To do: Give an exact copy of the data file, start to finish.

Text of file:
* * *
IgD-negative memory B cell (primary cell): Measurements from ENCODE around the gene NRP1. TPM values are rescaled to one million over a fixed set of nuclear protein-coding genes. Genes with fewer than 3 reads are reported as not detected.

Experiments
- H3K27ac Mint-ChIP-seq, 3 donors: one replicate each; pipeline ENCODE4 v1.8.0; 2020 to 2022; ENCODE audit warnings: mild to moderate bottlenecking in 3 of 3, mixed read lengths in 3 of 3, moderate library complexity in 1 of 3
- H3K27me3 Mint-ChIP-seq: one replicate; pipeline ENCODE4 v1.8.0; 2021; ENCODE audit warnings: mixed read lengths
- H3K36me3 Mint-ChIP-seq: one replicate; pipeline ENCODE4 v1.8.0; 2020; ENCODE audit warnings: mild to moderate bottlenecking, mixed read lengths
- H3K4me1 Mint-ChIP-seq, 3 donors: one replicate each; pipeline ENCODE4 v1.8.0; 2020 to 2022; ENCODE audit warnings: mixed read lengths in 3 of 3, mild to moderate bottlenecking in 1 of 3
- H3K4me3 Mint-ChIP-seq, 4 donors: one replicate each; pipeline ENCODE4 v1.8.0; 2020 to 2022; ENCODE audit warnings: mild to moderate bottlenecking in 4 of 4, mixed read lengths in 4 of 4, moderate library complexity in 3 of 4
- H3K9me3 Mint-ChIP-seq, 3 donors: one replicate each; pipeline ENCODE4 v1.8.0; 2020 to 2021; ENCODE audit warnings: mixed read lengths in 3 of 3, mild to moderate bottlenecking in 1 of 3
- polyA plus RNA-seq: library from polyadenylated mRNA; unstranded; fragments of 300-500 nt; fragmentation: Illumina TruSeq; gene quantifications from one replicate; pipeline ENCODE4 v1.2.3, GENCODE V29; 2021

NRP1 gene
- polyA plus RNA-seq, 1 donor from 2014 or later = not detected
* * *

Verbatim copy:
IgD-negative memory B cell (primary cell): Measurements from ENCODE around the gene NRP1. TPM values are rescaled to one million over a fixed set of nuclear protein-coding genes. Genes with fewer than 3 reads are reported as not detected.

Experiments
- H3K27ac Mint-ChIP-seq, 3 donors: one replicate each; pipeline ENCODE4 v1.8.0; 2020 to 2022; ENCODE audit warnings: mild to moderate bottlenecking in 3 of 3, mixed read lengths in 3 of 3, moderate library complexity in 1 of 3
- H3K27me3 Mint-ChIP-seq: one replicate; pipeline ENCODE4 v1.8.0; 2021; ENCODE audit warnings: mixed read lengths
- H3K36me3 Mint-ChIP-seq: one replicate; pipeline ENCODE4 v1.8.0; 2020; ENCODE audit warnings: mild to moderate bottlenecking, mixed read lengths
- H3K4me1 Mint-ChIP-seq, 3 donors: one replicate each; pipeline ENCODE4 v1.8.0; 2020 to 2022; ENCODE audit warnings: mixed read lengths in 3 of 3, mild to moderate bottlenecking in 1 of 3
- H3K4me3 Mint-ChIP-seq, 4 donors: one replicate each; pipeline ENCODE4 v1.8.0; 2020 to 2022; ENCODE audit warnings: mild to moderate bottlenecking in 4 of 4, mixed read lengths in 4 of 4, moderate library complexity in 3 of 4
- H3K9me3 Mint-ChIP-seq, 3 donors: one replicate each; pipeline ENCODE4 v1.8.0; 2020 to 2021; ENCODE audit warnings: mixed read lengths in 3 of 3, mild to moderate bottlenecking in 1 of 3
- polyA plus RNA-seq: library from polyadenylated mRNA; unstranded; fragments of 300-500 nt; fragmentation: Illumina TruSeq; gene quantifications from one replicate; pipeline ENCODE4 v1.2.3, GENCODE V29; 2021

NRP1 gene
- polyA plus RNA-seq, 1 donor from 2014 or later = not detected